Title: Lightning In The Blood
Author: Marie Brennan
Lushly woven against a foreign, and yet familiar, fantastical setting, this is the second epic adventure in Marie Brennan’s novella series with Tor.com. Only such an acclaimed and beloved fantasist could so deftly handle the intricacies of self and society, the struggle between reclaiming one’s own fate and suffering the ravages of time.
At the beginning—no—at the end—she appears, full of fury and bound by chains of prophecy.
Once, there was a call—a binding—and so, a woman appeared, present in body but absent in knowledge of her past self. Making the ultimate journey of rediscovery was not without its own pitfalls–or rewards–and now Ree, a roaming archon, spirit of legend and time and physically now bound to her current form, has yet to fully uncover her true identity.
Ree has spent her last innumerable seasons on the move—orbiting, in some sense, the lands of her only friend in this world, Aadet, who has become intricately involved in the new post-revolution politics of his people. Swinging back from the forests surrounding Solaike, Ree falls in with another wandering band, some Korenat refugees searching for their own protection on a trade route besieged with the fallout of the recent uprising. The Korenat’s plight might not have stricken Ree so deeply, but they are accompanied by their own archon, who seems to know much more about Ree’s own origins than she ever dared to hope.
WARNING: This is a sequel, if you haven’t read Cold Forged Flame yet, do not read this review or Lightning In The Blood. Cold Forged Flame is so much about discovery you will want to go in blind and with Lightning In The Blood a lot will be lost if you do not have the build-up of the first story.
You have read it now? You sure? Good we may proceed…
The joy of the first volume was so much in the nature of discovery. As such there exists a risk with a sequel: that it will just be disappointing, you have now unwrapped the present but playing with it you discover it is just brightly coloured plastic. However, this is not the case with Marie Brennan.
What she is doing is a fascinating exercise in how to do great world-building from the ground up. She started with one person alone in one place. This novella balances learning more about Ree, the complex political situation and the nature of the world in which they inhabit. It could seem like a cheap trick to give the character amnesia so we learn with them but this is done for a great purpose and with such skill it feels worthwhile. Lightning In The Blood also doesn’t feel so much like a sequel but part two of the same novel. In fact I would not be surprised if a single collected edition was the end plan for this sequence.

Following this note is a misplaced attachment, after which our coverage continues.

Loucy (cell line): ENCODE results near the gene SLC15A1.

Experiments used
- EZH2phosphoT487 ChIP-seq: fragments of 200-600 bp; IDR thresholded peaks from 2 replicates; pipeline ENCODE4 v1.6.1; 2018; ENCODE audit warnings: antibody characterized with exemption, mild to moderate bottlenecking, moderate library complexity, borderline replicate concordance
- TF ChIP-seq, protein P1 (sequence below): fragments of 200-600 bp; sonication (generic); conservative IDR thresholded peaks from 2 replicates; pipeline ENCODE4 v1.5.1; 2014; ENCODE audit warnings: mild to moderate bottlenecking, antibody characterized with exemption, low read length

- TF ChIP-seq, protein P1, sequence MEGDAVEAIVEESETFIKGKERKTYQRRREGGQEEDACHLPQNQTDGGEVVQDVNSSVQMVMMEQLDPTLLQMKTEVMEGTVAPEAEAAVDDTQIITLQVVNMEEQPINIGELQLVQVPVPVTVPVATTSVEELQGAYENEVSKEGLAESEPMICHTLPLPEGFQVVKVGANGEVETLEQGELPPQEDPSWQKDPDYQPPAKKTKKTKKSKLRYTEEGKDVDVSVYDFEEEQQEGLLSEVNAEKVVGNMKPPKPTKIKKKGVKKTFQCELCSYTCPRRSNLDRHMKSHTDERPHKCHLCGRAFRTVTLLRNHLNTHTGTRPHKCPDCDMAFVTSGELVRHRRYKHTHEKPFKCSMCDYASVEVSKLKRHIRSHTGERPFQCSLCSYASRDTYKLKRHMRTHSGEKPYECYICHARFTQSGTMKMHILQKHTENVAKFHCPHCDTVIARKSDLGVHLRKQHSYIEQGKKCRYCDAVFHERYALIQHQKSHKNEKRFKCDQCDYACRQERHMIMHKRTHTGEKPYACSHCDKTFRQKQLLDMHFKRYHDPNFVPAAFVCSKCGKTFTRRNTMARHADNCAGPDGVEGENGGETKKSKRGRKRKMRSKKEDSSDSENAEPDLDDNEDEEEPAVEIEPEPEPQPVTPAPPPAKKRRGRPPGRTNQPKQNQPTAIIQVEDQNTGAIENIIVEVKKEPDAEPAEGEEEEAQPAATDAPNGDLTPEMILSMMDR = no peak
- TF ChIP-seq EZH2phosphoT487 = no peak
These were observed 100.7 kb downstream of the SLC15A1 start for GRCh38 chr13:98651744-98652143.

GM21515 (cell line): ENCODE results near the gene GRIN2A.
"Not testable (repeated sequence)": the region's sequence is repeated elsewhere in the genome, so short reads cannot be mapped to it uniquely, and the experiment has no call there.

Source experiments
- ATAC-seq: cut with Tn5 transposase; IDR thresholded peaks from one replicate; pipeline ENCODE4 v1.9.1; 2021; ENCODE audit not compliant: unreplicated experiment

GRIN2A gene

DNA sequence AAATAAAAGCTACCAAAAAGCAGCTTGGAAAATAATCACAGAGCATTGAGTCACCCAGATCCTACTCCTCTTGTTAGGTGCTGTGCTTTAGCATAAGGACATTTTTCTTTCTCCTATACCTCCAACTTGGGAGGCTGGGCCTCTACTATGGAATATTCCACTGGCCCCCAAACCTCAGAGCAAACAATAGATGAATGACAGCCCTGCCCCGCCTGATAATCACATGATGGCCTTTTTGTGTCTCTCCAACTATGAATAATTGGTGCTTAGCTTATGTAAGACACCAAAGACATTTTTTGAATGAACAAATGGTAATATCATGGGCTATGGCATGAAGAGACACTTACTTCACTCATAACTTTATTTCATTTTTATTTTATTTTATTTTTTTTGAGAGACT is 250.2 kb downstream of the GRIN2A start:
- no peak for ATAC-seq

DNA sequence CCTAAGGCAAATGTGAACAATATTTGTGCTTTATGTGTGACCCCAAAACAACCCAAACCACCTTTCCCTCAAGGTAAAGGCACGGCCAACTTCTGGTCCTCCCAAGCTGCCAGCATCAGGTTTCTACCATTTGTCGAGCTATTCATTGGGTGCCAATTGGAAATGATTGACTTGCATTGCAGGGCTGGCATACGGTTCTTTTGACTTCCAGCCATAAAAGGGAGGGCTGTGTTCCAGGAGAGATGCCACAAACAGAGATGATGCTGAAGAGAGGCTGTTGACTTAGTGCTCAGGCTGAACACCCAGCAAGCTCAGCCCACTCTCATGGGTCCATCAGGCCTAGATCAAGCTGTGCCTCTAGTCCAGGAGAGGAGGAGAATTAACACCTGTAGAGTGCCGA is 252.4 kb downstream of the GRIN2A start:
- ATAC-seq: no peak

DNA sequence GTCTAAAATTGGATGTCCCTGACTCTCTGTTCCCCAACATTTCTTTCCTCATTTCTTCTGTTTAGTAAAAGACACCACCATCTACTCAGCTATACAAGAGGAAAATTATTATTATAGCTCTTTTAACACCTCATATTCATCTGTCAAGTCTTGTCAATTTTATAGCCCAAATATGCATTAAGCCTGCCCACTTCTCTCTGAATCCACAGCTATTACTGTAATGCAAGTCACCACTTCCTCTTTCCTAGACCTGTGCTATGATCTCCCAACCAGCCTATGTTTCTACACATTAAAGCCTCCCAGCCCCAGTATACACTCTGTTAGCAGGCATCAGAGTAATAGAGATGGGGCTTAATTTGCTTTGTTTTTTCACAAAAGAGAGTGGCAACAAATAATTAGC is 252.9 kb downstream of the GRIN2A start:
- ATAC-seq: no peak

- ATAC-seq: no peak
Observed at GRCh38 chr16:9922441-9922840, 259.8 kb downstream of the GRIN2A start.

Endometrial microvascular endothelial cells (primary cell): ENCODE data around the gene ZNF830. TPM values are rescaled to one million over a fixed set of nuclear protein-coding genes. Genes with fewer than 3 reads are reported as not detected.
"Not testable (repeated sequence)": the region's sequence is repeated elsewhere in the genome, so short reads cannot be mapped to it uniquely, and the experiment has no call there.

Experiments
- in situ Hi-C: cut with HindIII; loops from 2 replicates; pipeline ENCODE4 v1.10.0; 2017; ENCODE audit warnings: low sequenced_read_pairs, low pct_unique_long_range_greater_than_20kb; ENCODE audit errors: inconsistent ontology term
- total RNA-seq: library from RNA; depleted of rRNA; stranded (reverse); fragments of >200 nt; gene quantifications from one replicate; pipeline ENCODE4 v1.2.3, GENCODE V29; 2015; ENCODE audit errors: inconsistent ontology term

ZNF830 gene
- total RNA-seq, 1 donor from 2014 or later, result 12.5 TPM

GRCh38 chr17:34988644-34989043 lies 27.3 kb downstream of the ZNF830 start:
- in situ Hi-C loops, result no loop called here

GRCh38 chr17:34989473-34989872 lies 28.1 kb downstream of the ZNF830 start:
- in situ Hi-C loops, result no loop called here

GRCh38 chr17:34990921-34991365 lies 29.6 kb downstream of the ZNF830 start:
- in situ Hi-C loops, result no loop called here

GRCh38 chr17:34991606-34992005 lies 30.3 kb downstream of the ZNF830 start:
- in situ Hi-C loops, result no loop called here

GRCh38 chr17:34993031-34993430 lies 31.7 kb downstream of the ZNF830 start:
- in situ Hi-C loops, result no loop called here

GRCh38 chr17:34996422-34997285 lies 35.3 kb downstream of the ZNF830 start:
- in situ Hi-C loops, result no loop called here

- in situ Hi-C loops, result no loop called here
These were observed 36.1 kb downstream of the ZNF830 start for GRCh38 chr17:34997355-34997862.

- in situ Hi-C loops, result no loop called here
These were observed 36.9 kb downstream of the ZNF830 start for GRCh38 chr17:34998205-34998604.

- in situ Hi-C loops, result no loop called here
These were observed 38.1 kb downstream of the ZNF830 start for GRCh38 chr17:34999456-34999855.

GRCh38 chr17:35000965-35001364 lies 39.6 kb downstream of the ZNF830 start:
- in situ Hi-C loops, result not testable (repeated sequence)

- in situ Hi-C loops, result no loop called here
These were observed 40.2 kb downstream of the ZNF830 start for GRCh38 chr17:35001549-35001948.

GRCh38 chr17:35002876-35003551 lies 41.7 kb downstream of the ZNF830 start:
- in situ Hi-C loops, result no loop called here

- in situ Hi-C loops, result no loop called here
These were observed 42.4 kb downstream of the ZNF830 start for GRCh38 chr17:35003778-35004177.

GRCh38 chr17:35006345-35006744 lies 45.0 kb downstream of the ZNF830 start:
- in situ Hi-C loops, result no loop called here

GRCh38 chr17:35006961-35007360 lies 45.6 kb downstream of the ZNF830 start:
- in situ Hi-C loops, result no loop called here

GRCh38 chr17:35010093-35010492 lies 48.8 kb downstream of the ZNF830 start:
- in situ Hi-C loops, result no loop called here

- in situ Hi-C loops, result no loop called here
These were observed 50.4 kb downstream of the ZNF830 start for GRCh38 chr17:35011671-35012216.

As I mentioned the world building is astonishing. Every few pages I find it is turning all my assumptions upside down. Take, for example, the ritual calendar Somehow: a beautiful idea of thirteen numbers and twenty names, cycling though them at different rates, like to different drumbeats. Something so different and fascinating- it’s the world being built in such a different status when we are so used to the Babylonian style of calendar system that it seems so natural. A simple way of giving a complete world.
However, the heart of the story, for me, is Ree’s journey. She is a great PoV character, angry and sarcastic but justified and relatable. As we learn with her about her past we also get to see her struggling with accepting who she is. For there are many aspects to her ancestry and she must balance who she was in her past life with who she is now. Just as she looks at a coin and sees the two faces representing creation and destruction, she must accept that she is both and neither. She belongs everywhere and nowhere at once.
One of the aspects I find most enjoyable about this is Brennan’s use of language. Whilst her Lady Trent stories are very much intentionally using a quiet genteel style, this keeps the harsh rough language I adored so much for the first volume but then further adds in a real sense of awe and the epic beautiful. What’s more, everything feels like it is dripped in further meaning and that there are hidden aspects waiting to be explored. Even the title is a multi-layered piece. It can at once refer to a literal sensation, Ree’s coming to terms with herself, that Blood that binds the world together and more besides. For a fan of verbal gymnastics and deeper reading like myself it is an absolute delight.
If there was an aspect that was less interesting, for me it would be the complex political alliances and protocol. I found these harder to follow and less relatable than many other parts of the world Brennan has constructed. But this is a smaller element I personally didn’t connect with among so many other treasures to be uncovered.
Lightning In The Blood is a delightful and astounding piece of world-building with character at the centre. It’s full of more ideas than many people squeeze into novels and a greater sense of the epic than many manage to convey in entire book cycles. Well worth checking out all the parts in turn.
Reviewer: Kris Vyas-Myall